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There is an overriding and pesky truth involved in the discussion of campaign finance reform: It's easy to be noble supporting limits in fundraising when the money isn't flowing in. For the Democratic National Committee, having President Clinton in office has meant a windfall in contributions, money that's hard to turn down on reasons of principle. And if principle is at the heart of this reform, the initiative taken by President Clinton on the issue amounts only to rhetoric.

According to Common Cause, a group that keeps tabs on who pays for what in American elections, Democrats have raised $40.5 million in "soft money" since President Clinton was inaugurated. ("Soft money" is the sort of campaign contribution that slips through the loopholes of campaign finance laws, evading certain limitations on donations to candidates.) In an earlier day, when President Bush occupied the White House and Bill Clinton wanted to supplant him, the Arkansas governor made campaign promises to dilute the power of special interests in the election process. Now, as the well-to-do thrust money toward him and his party, President Clinton sidesteps the reform question by insisting he is doing only what the law allows.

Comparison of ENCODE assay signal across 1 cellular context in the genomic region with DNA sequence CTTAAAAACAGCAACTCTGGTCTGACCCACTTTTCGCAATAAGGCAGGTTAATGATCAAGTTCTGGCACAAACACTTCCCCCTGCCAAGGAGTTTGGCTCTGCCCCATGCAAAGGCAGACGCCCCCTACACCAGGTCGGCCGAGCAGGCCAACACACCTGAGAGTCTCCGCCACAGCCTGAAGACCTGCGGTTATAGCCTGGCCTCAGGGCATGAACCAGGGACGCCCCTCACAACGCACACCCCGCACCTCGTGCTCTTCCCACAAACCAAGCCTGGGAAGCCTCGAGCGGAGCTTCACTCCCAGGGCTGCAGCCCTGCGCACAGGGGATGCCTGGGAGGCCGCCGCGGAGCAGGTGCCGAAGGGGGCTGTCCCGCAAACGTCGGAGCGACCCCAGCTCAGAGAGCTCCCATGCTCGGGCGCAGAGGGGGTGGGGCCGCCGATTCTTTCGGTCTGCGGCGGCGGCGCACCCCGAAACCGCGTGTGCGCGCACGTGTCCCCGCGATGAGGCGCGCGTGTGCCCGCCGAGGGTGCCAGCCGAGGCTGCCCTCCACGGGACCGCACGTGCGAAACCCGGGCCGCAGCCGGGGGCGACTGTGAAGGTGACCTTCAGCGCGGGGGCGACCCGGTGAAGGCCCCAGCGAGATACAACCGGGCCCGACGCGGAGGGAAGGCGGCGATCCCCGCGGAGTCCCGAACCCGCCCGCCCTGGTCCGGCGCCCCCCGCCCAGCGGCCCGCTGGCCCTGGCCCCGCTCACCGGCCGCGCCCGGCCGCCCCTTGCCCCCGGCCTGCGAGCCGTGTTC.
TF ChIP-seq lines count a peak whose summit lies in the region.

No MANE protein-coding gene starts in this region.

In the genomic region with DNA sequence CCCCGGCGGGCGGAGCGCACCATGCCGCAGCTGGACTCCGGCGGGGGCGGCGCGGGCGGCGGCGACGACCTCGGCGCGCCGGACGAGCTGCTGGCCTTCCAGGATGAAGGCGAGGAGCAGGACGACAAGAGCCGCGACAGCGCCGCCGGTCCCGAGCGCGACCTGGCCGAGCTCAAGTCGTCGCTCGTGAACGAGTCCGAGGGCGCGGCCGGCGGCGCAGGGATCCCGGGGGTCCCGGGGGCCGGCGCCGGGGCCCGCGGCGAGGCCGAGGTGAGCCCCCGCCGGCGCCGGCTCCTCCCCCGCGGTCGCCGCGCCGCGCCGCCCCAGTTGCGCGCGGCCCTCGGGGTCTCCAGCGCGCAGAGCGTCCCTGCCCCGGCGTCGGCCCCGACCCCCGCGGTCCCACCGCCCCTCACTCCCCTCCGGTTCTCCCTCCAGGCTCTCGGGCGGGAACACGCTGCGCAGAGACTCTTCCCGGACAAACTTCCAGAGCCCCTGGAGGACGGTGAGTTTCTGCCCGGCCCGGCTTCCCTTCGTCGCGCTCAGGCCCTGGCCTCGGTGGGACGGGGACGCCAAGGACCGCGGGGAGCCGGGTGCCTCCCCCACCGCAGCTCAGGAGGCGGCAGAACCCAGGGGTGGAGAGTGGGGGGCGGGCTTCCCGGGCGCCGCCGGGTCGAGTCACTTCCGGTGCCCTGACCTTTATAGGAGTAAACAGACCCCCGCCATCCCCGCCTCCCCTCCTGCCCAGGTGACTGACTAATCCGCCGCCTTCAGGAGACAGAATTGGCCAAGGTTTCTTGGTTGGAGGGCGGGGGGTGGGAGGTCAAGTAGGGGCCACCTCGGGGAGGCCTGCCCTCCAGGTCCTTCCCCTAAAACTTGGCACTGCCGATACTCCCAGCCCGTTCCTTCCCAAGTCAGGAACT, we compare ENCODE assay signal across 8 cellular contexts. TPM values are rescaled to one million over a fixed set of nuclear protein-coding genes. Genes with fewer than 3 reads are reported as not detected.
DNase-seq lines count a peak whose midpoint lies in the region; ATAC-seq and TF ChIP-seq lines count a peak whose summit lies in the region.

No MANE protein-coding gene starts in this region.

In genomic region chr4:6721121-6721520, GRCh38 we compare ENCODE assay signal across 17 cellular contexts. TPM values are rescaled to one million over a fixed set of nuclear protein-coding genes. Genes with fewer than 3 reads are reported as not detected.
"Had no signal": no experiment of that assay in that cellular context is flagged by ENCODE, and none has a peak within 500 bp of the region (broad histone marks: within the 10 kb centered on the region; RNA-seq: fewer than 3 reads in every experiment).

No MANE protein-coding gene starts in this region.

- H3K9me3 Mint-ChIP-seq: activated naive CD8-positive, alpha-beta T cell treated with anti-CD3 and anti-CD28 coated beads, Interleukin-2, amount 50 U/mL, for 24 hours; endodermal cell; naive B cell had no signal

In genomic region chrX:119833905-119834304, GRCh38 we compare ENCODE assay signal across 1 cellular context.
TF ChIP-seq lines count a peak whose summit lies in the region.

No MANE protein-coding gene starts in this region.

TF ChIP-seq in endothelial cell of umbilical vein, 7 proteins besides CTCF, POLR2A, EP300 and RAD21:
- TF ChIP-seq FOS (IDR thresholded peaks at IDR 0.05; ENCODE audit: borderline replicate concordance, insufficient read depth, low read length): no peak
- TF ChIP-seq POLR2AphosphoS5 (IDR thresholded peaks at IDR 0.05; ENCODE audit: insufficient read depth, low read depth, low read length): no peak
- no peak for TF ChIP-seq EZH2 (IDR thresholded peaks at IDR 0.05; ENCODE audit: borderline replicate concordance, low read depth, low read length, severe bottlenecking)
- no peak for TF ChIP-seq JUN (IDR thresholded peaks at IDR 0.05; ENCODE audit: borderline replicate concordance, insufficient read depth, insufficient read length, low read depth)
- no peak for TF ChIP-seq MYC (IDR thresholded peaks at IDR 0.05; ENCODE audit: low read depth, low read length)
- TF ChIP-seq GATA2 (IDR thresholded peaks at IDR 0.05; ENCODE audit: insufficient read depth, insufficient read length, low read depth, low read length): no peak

Doing what the law allows is an admirable thing, of course, but the president tries to have it both ways where campaign finance reform is involved ... he wants to talk the talk without walking the walk, a recurring mannerism of his tenure in office. Like a temperance advocate who isn't above taking a nip, President Clinton can't preach the gospel of reform while indulging in the practices he decries.